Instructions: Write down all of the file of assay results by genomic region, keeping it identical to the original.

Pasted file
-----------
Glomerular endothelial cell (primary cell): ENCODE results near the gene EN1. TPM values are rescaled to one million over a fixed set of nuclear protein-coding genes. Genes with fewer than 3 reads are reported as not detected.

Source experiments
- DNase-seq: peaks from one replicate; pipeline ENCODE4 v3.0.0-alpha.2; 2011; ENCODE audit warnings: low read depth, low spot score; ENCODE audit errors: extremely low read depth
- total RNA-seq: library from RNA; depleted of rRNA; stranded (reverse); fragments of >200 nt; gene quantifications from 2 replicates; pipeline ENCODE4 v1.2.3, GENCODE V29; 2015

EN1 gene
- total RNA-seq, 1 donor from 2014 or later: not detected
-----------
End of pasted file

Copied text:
Glomerular endothelial cell (primary cell): ENCODE results near the gene EN1. TPM values are rescaled to one million over a fixed set of nuclear protein-coding genes. Genes with fewer than 3 reads are reported as not detected.

Source experiments
- DNase-seq: peaks from one replicate; pipeline ENCODE4 v3.0.0-alpha.2; 2011; ENCODE audit warnings: low read depth, low spot score; ENCODE audit errors: extremely low read depth
- total RNA-seq: library from RNA; depleted of rRNA; stranded (reverse); fragments of >200 nt; gene quantifications from 2 replicates; pipeline ENCODE4 v1.2.3, GENCODE V29; 2015

EN1 gene
- total RNA-seq, 1 donor from 2014 or later: not detected